In late 2021 (writes NDTi’s Paul Gutherson) NDTi began thinking about what is known about the ageing process for autistic people. We were prompted by some of our colleagues and Associates who are themselves autistic and who are concerned that very little research or policy time is dedicated to this issue.
We were fortunate to access a small pot of development money and, rather than carry out a literature review we set out to use that money to kickstart a conversation. We reached out, through our networks and invited some autistic people to write, what we called ‘conversation starters’ on topics that matter to them and on the issues they think need to be addressed to help older autistic people live ‘good lives’.
These short articles were used to stimulate online conversation and we also invited people to share their own concerns and challenges through an online survey. We hoped to get a better picture of what it means to be growing old as an autistic person.
The conversation starters themselves and the responses we got highlighted a number of challenges and questions that we think are worth pursuing further.
- There is a dearth of academic research about older autistic people.
- We are failing to utilise the wisdom and experience of autistic elders to make life better for autistic members of our community.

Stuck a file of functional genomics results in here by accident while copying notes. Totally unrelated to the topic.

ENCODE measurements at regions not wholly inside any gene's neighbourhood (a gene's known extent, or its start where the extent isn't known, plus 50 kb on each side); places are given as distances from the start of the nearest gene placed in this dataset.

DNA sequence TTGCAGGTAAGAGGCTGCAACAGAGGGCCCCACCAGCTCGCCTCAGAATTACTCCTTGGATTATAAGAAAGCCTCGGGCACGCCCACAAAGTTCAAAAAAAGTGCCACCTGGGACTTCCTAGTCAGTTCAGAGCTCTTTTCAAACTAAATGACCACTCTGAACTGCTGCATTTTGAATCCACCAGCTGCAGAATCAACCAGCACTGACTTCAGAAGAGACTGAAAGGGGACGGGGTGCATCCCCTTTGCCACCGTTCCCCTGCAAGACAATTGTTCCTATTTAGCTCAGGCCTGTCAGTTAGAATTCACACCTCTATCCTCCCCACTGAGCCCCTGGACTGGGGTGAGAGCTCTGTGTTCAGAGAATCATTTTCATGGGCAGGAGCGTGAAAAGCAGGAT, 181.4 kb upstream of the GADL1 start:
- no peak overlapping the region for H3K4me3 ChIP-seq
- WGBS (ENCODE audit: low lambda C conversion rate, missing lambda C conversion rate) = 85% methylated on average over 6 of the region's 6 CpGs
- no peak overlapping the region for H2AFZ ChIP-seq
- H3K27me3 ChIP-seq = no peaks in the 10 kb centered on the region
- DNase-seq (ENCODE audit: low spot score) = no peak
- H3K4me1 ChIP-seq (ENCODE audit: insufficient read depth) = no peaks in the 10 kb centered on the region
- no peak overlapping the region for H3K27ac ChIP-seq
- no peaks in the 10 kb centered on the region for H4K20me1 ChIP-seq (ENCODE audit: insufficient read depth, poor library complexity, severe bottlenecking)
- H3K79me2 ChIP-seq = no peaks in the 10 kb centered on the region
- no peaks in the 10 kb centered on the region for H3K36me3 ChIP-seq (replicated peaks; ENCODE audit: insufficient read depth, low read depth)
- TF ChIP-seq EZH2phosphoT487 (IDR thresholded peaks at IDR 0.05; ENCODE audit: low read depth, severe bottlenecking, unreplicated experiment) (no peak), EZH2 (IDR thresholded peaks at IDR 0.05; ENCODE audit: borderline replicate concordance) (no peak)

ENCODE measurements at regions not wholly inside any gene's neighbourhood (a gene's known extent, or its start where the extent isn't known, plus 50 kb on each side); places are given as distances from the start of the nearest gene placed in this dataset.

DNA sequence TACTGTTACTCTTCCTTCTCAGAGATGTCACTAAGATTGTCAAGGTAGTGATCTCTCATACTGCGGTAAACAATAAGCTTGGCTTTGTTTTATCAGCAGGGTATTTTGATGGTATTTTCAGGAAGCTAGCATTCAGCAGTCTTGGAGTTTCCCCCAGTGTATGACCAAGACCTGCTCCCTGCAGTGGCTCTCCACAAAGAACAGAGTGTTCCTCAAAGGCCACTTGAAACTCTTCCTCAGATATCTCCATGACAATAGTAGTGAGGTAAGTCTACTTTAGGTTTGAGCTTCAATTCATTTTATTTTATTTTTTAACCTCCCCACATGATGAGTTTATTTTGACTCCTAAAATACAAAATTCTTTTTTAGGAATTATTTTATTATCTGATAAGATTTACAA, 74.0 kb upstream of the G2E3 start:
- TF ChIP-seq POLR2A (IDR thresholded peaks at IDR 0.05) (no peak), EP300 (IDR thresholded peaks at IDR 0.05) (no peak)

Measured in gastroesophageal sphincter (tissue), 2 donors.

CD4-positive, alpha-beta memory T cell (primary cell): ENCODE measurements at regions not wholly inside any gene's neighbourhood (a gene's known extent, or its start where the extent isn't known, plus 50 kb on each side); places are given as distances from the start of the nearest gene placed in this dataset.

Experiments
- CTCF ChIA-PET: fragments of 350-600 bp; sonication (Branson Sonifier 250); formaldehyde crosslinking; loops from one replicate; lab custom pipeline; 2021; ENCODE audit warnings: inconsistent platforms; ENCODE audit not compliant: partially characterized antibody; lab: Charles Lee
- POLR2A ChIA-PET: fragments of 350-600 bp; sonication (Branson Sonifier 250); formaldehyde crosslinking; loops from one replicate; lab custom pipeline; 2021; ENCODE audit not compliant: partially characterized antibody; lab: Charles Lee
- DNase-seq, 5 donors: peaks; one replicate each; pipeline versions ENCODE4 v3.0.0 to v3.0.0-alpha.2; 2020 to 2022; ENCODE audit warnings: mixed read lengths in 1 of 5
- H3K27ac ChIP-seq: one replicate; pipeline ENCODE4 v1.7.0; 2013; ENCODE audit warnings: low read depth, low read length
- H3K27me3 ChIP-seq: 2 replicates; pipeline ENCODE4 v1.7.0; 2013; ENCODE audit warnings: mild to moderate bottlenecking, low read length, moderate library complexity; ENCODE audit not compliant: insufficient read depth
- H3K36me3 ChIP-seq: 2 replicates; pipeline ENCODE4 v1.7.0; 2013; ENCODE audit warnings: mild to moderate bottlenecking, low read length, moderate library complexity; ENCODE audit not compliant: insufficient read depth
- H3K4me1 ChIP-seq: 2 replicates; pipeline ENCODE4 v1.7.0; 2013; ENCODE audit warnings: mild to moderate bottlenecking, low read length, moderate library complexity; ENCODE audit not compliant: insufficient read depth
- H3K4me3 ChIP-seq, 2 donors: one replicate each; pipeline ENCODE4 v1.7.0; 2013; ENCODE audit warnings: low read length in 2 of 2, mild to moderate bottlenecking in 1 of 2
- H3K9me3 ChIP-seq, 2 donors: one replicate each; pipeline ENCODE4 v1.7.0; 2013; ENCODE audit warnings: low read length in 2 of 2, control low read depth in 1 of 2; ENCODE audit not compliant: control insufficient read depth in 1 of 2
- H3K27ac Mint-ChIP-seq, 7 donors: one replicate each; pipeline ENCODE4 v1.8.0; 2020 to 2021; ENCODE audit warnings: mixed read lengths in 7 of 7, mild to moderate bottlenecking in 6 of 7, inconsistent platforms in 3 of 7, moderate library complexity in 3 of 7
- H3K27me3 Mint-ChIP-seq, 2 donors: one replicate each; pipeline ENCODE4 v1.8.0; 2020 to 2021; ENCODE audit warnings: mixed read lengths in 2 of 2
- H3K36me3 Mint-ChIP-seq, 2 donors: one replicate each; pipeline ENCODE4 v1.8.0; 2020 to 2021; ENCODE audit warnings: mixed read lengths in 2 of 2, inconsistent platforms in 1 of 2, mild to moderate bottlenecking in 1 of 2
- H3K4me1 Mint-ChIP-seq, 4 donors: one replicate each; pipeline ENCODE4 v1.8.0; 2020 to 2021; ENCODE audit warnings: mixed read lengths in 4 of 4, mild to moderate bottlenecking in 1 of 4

- The narratives that surround autism are deficit based and exclude or ignore the experiences of the majority of autistic adults.
- We are failing a whole group of people who have been diagnosed in later life and need support to understand what that means not only for their future but also for who they are and how they have been shaped by a past that they themselves were not fully aware of.
- What does care or supported living look like for autistic people as they age, can it be found anywhere and can technology help?
- For autistic people who make it to old age they experience a higher likelihood of mental health problems, greater levels of isolation and loneliness and unmet support needs in part because so many autistic older people are invisible and undiagnosed
- Is the changing world of work a positive shift or a negative one for autistic adults? Can flexible working help when experiencing a sense of overwhelm or burnout and how can we match the attributes of autistic people to 21st century jobs and working practices?
The conversation starters can still be found on the NDTi website and you can listen to a podcast about the Ageing and Autism Big Conversation https://www.ndti.org.uk/news/talking-inclusion-ep-16-autism-and-ageing.